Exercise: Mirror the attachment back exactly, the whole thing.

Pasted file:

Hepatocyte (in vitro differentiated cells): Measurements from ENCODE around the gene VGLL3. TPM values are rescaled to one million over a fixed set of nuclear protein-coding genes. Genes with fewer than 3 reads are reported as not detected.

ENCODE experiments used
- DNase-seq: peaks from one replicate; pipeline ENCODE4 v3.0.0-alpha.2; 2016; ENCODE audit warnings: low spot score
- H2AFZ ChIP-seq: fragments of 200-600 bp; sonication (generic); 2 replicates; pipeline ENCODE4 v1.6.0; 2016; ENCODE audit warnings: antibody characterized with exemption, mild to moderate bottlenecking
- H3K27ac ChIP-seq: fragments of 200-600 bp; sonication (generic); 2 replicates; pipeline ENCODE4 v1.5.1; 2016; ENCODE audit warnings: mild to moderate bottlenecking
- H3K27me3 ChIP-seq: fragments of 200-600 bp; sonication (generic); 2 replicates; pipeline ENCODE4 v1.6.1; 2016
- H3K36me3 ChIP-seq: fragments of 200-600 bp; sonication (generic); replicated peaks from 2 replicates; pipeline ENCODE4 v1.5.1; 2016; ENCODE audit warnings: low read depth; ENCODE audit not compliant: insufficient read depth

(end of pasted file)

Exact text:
Hepatocyte (in vitro differentiated cells): Measurements from ENCODE around the gene VGLL3. TPM values are rescaled to one million over a fixed set of nuclear protein-coding genes. Genes with fewer than 3 reads are reported as not detected.

ENCODE experiments used
- DNase-seq: peaks from one replicate; pipeline ENCODE4 v3.0.0-alpha.2; 2016; ENCODE audit warnings: low spot score
- H2AFZ ChIP-seq: fragments of 200-600 bp; sonication (generic); 2 replicates; pipeline ENCODE4 v1.6.0; 2016; ENCODE audit warnings: antibody characterized with exemption, mild to moderate bottlenecking
- H3K27ac ChIP-seq: fragments of 200-600 bp; sonication (generic); 2 replicates; pipeline ENCODE4 v1.5.1; 2016; ENCODE audit warnings: mild to moderate bottlenecking
- H3K27me3 ChIP-seq: fragments of 200-600 bp; sonication (generic); 2 replicates; pipeline ENCODE4 v1.6.1; 2016
- H3K36me3 ChIP-seq: fragments of 200-600 bp; sonication (generic); replicated peaks from 2 replicates; pipeline ENCODE4 v1.5.1; 2016; ENCODE audit warnings: low read depth; ENCODE audit not compliant: insufficient read depth